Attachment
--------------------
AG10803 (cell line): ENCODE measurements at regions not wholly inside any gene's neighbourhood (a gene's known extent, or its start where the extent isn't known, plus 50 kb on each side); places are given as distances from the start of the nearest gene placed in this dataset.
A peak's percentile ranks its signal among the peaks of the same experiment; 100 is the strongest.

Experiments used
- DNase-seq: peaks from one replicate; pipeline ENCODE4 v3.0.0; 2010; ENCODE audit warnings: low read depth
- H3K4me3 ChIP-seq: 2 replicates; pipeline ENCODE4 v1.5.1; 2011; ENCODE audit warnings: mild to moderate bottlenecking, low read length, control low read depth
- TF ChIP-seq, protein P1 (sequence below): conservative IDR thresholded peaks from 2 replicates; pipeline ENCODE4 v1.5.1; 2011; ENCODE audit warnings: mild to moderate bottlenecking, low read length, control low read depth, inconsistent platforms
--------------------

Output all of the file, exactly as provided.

AG10803 (cell line): ENCODE measurements at regions not wholly inside any gene's neighbourhood (a gene's known extent, or its start where the extent isn't known, plus 50 kb on each side); places are given as distances from the start of the nearest gene placed in this dataset.
A peak's percentile ranks its signal among the peaks of the same experiment; 100 is the strongest.

Experiments used
- DNase-seq: peaks from one replicate; pipeline ENCODE4 v3.0.0; 2010; ENCODE audit warnings: low read depth
- H3K4me3 ChIP-seq: 2 replicates; pipeline ENCODE4 v1.5.1; 2011; ENCODE audit warnings: mild to moderate bottlenecking, low read length, control low read depth
- TF ChIP-seq, protein P1 (sequence below): conservative IDR thresholded peaks from 2 replicates; pipeline ENCODE4 v1.5.1; 2011; ENCODE audit warnings: mild to moderate bottlenecking, low read length, control low read depth, inconsistent platforms